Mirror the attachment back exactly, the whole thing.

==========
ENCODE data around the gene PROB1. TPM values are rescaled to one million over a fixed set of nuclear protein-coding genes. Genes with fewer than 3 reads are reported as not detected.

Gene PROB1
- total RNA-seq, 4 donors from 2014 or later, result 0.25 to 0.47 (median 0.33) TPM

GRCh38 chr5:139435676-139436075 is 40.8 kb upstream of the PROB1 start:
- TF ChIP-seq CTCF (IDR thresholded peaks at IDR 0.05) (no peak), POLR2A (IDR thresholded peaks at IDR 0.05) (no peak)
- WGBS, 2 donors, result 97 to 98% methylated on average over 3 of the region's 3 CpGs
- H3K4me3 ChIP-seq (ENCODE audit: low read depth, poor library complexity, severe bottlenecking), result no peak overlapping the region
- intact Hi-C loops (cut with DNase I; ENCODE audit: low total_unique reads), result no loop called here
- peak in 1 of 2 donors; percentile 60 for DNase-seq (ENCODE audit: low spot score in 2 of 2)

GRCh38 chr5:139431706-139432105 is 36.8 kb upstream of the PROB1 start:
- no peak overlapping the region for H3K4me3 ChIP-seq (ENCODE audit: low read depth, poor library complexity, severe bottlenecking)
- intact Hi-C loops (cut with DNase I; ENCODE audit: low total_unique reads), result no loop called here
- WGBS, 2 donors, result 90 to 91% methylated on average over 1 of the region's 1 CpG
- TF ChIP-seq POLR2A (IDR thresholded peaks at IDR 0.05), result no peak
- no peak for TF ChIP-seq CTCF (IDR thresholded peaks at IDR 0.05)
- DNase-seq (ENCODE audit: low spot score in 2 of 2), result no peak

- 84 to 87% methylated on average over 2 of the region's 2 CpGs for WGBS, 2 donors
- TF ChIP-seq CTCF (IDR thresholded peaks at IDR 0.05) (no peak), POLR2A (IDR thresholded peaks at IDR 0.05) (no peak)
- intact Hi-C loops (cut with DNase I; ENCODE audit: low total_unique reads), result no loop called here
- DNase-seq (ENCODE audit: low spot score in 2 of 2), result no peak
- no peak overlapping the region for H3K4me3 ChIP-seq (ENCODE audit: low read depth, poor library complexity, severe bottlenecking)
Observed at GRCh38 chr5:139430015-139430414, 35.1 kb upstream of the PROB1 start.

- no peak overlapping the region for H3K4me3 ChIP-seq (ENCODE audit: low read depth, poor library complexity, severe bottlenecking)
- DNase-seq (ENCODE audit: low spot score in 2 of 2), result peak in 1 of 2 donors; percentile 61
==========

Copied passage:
ENCODE data around the gene PROB1. TPM values are rescaled to one million over a fixed set of nuclear protein-coding genes. Genes with fewer than 3 reads are reported as not detected.

Gene PROB1
- total RNA-seq, 4 donors from 2014 or later, result 0.25 to 0.47 (median 0.33) TPM

GRCh38 chr5:139435676-139436075 is 40.8 kb upstream of the PROB1 start:
- TF ChIP-seq CTCF (IDR thresholded peaks at IDR 0.05) (no peak), POLR2A (IDR thresholded peaks at IDR 0.05) (no peak)
- WGBS, 2 donors, result 97 to 98% methylated on average over 3 of the region's 3 CpGs
- H3K4me3 ChIP-seq (ENCODE audit: low read depth, poor library complexity, severe bottlenecking), result no peak overlapping the region
- intact Hi-C loops (cut with DNase I; ENCODE audit: low total_unique reads), result no loop called here
- peak in 1 of 2 donors; percentile 60 for DNase-seq (ENCODE audit: low spot score in 2 of 2)

GRCh38 chr5:139431706-139432105 is 36.8 kb upstream of the PROB1 start:
- no peak overlapping the region for H3K4me3 ChIP-seq (ENCODE audit: low read depth, poor library complexity, severe bottlenecking)
- intact Hi-C loops (cut with DNase I; ENCODE audit: low total_unique reads), result no loop called here
- WGBS, 2 donors, result 90 to 91% methylated on average over 1 of the region's 1 CpG
- TF ChIP-seq POLR2A (IDR thresholded peaks at IDR 0.05), result no peak
- no peak for TF ChIP-seq CTCF (IDR thresholded peaks at IDR 0.05)
- DNase-seq (ENCODE audit: low spot score in 2 of 2), result no peak

- 84 to 87% methylated on average over 2 of the region's 2 CpGs for WGBS, 2 donors
- TF ChIP-seq CTCF (IDR thresholded peaks at IDR 0.05) (no peak), POLR2A (IDR thresholded peaks at IDR 0.05) (no peak)
- intact Hi-C loops (cut with DNase I; ENCODE audit: low total_unique reads), result no loop called here
- DNase-seq (ENCODE audit: low spot score in 2 of 2), result no peak
- no peak overlapping the region for H3K4me3 ChIP-seq (ENCODE audit: low read depth, poor library complexity, severe bottlenecking)
Observed at GRCh38 chr5:139430015-139430414, 35.1 kb upstream of the PROB1 start.

- no peak overlapping the region for H3K4me3 ChIP-seq (ENCODE audit: low read depth, poor library complexity, severe bottlenecking)
- DNase-seq (ENCODE audit: low spot score in 2 of 2), result peak in 1 of 2 donors; percentile 61